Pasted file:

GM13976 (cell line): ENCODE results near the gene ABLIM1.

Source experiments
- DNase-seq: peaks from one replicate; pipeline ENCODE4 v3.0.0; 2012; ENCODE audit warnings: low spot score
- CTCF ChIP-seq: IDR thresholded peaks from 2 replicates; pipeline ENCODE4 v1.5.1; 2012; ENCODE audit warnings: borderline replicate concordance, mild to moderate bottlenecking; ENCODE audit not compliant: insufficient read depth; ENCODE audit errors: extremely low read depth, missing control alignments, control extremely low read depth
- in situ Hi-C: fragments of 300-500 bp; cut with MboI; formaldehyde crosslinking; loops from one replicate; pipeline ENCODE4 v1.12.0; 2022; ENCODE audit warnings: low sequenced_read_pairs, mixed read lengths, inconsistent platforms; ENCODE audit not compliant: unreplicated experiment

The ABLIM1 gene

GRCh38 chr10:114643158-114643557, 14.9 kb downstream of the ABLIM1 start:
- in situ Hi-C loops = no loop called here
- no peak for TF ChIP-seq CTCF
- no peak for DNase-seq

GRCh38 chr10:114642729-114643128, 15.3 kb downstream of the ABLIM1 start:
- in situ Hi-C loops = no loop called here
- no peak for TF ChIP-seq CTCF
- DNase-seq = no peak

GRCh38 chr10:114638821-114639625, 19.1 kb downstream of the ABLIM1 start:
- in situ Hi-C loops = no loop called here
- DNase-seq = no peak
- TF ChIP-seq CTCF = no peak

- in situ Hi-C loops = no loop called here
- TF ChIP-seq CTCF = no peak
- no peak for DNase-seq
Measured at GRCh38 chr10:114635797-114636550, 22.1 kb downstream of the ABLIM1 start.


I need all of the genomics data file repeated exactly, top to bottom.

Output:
GM13976 (cell line): ENCODE results near the gene ABLIM1.

Source experiments
- DNase-seq: peaks from one replicate; pipeline ENCODE4 v3.0.0; 2012; ENCODE audit warnings: low spot score
- CTCF ChIP-seq: IDR thresholded peaks from 2 replicates; pipeline ENCODE4 v1.5.1; 2012; ENCODE audit warnings: borderline replicate concordance, mild to moderate bottlenecking; ENCODE audit not compliant: insufficient read depth; ENCODE audit errors: extremely low read depth, missing control alignments, control extremely low read depth
- in situ Hi-C: fragments of 300-500 bp; cut with MboI; formaldehyde crosslinking; loops from one replicate; pipeline ENCODE4 v1.12.0; 2022; ENCODE audit warnings: low sequenced_read_pairs, mixed read lengths, inconsistent platforms; ENCODE audit not compliant: unreplicated experiment

The ABLIM1 gene

GRCh38 chr10:114643158-114643557, 14.9 kb downstream of the ABLIM1 start:
- in situ Hi-C loops = no loop called here
- no peak for TF ChIP-seq CTCF
- no peak for DNase-seq

GRCh38 chr10:114642729-114643128, 15.3 kb downstream of the ABLIM1 start:
- in situ Hi-C loops = no loop called here
- no peak for TF ChIP-seq CTCF
- DNase-seq = no peak

GRCh38 chr10:114638821-114639625, 19.1 kb downstream of the ABLIM1 start:
- in situ Hi-C loops = no loop called here
- DNase-seq = no peak
- TF ChIP-seq CTCF = no peak

- in situ Hi-C loops = no loop called here
- TF ChIP-seq CTCF = no peak
- no peak for DNase-seq
Measured at GRCh38 chr10:114635797-114636550, 22.1 kb downstream of the ABLIM1 start.